Email Marketing - Developing an Effective Program
¿by: Michael Fleischner
If someone tells you that email marketing is dead, don¿t believe them. Email is still one of the most productive marketing tools you can use to sell your products and services. Email in extremely valuable for developing a one-on-one relationships with existing customers, delivering valuable content, and up-selling your services.
Those who don¿t believe in the efficacy of email are not using the email medium effectively. Chances are these are the same individuals who send out mass emails without segmentation or an understanding of the purchase decision process.
Here are a number of key factors to keep in mind when engaging in email marketing:
1. Build your own email list. Emails that receive the highest open and click-through rates are house-lists. Simply stated, a house list is a database of email addresses that you¿ve collected from individuals exchanging information with you on your website.
The easiest and most efficient way to build your house list is to offer an email sign-up (for a newsletter, promotion, or access to valuable information) on every page of your website. The more individuals who opt-in, the greater your database and chance for building profitable customer relationships.
2. Be relevant. This may seem obvious, but if you¿re sending the same email to everyone on you email list, you may have fallen into this trap. Relevancy is more than delivering a message that recipients find valuable, it¿s also timing your message according to a recent action, event, or behavior.
For example, if someone has recently singed up for a newsletter, engage them immediately. Even if you next newsletter doesn¿t come out for another month, provide them with the existing month¿s newsletter or access to your newsletter archive. If someone is taking the time to raise their hand and opt-in for your information, which is clearly relevant to their wants, don¿t make them wait.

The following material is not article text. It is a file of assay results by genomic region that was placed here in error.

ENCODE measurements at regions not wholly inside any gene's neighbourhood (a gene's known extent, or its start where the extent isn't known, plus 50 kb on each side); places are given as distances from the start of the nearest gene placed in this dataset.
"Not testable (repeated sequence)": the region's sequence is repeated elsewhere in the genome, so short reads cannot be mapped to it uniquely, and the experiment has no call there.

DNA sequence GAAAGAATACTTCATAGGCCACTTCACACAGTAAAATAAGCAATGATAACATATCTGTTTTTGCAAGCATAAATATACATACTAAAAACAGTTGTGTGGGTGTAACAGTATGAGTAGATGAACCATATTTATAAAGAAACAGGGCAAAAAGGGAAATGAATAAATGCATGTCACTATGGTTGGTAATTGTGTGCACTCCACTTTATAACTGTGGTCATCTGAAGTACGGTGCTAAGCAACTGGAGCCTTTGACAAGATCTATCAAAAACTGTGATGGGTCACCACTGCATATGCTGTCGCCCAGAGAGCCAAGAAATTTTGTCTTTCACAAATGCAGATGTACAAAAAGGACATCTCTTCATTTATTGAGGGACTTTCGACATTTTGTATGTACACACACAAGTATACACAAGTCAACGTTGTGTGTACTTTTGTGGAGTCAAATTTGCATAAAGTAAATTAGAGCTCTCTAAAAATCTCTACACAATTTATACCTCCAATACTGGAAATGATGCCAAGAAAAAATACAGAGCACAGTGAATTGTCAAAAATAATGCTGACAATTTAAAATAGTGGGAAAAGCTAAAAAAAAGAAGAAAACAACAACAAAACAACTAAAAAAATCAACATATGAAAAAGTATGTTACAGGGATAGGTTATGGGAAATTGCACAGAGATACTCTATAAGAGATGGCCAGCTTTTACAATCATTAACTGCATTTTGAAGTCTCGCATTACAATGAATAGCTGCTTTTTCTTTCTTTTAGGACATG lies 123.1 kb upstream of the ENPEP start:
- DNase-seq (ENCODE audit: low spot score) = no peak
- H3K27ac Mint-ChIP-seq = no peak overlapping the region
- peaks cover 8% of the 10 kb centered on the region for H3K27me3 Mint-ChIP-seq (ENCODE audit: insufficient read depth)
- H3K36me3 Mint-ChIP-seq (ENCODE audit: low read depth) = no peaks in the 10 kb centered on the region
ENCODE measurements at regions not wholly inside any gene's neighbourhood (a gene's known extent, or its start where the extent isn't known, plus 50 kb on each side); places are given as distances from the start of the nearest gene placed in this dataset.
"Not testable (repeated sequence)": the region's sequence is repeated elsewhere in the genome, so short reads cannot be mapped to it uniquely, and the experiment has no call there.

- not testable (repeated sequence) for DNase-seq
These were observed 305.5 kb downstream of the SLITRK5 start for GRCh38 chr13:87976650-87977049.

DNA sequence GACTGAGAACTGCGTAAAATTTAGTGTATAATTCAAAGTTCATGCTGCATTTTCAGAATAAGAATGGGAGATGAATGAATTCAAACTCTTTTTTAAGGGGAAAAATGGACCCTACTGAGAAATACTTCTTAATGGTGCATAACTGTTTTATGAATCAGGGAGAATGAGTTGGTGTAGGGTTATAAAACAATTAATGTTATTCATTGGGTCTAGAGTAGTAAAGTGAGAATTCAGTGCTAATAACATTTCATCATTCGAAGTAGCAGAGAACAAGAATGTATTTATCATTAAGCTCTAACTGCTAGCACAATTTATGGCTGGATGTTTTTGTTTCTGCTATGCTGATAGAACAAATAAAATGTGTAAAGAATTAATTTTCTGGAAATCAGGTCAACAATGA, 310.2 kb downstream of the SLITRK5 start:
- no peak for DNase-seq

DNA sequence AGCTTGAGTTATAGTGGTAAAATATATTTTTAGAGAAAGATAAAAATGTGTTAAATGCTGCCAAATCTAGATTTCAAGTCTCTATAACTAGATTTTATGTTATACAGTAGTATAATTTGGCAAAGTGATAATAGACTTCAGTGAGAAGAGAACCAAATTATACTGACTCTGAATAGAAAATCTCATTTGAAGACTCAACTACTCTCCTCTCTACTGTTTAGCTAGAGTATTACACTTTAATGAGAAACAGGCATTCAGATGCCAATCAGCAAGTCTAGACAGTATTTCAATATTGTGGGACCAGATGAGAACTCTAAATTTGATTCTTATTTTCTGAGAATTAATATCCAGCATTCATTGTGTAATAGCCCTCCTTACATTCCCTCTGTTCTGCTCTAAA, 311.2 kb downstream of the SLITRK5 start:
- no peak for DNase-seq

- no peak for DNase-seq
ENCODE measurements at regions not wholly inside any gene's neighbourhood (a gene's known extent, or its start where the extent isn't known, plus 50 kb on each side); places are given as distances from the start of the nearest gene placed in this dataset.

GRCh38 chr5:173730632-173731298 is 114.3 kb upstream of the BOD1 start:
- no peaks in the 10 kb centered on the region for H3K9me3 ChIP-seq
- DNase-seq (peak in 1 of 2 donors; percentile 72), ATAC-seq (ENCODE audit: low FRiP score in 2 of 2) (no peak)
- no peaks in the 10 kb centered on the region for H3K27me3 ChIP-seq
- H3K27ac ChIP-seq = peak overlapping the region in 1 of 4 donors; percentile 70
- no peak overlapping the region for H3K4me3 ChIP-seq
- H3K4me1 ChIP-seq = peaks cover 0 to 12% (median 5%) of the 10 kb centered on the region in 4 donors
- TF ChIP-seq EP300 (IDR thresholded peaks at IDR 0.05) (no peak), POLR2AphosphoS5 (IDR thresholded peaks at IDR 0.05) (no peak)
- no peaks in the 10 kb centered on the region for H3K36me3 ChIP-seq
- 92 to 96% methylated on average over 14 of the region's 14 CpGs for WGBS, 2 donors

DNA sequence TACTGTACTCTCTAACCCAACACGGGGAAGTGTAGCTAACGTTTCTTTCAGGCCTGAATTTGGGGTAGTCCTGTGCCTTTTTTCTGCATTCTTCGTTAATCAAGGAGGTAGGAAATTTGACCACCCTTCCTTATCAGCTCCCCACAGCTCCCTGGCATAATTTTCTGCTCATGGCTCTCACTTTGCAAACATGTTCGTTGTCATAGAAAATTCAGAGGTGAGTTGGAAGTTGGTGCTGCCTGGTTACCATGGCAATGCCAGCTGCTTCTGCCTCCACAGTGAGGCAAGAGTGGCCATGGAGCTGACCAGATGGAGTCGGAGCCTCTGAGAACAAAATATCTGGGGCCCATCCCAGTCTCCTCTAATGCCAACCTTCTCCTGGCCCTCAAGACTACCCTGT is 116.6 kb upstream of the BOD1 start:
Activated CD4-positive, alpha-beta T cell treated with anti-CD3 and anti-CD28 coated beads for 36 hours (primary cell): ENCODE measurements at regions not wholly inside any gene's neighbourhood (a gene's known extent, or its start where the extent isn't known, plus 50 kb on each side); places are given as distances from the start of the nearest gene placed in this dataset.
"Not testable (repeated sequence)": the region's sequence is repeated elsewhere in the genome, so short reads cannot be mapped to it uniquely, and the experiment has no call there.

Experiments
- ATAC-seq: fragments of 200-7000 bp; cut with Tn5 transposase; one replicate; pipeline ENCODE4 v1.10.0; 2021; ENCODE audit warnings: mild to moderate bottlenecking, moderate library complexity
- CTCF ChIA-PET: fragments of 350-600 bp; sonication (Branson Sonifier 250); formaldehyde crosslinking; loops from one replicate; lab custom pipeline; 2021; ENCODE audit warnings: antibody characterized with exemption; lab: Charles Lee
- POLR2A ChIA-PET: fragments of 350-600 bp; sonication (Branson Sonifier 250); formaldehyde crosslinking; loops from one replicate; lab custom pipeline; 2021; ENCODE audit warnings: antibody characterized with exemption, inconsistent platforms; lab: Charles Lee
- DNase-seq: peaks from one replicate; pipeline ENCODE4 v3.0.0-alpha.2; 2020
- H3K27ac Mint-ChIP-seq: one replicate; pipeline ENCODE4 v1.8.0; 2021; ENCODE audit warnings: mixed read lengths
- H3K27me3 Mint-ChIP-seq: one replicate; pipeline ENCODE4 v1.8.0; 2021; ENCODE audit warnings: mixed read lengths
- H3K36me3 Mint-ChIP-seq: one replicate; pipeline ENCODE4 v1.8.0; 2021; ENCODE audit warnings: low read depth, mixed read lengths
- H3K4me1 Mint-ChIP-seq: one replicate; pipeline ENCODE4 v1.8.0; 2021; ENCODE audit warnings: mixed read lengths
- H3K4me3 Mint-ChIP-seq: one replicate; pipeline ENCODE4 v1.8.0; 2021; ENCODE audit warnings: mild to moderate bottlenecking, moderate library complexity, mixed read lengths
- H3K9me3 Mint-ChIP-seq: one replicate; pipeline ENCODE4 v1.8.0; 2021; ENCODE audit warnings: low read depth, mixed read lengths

3. Provide something of value. If you¿re not providing something of value, you¿ll quickly find your database of email subscribers dwindling. Users will only open your email if you provide valuable information, tools, resources, or content that they find useful. When developing your email program, be sure to think it through and solicit feedback from your audience to continually enhance value.
5. Develop an opt-out page. It still amazes me that many marketers are still using a generic opt-out. Smart marketers are using an opt-out page with between 8 and 12 opt out options. For example, is the user opting out of ¿important updates regarding their account¿? Or maybe just the monthly newsletter? The key is to offer options so that users get the information that¿s important to them and you retain the right to contact them.
6. Effective email takes focus. In the past decade, I¿ve seen my share of effective email as well as email that costs more to deliver than return. The most effective email comes in the form of a well thought through campaign, utilization of email best practices (like having an accurate from line, subject line, designing for the preview pane, having a link for those who can¿t read your html, CAN-SPAM compliance, and so on), and technology to deliver emails in a disciplined and organized fashion.
If you are sending emails whenever you feel like it or without a specific purpose, then you¿re not getting the most out of your email program. You should think of email as a medium that requires daily management. Messages should be relevant, consistent, and provide value to the recipient.
Delivering effective email campaigns can be learned. The one thing to keep in mind is that if you want to get results from your email, than work through the consumers purchase decision process (by product, by segment). If your email program can move individuals through this process in an effective way, email will be more than electronic messaging ¿ it will become a revenue driver!
About The Author
Michael Fleischner is an Internet marketing expert and the President of MarketingScoop.com. He has more than 12 years of marketing experience and had appeared on The TODAY Show, Bloomberg Radio, and other major media.
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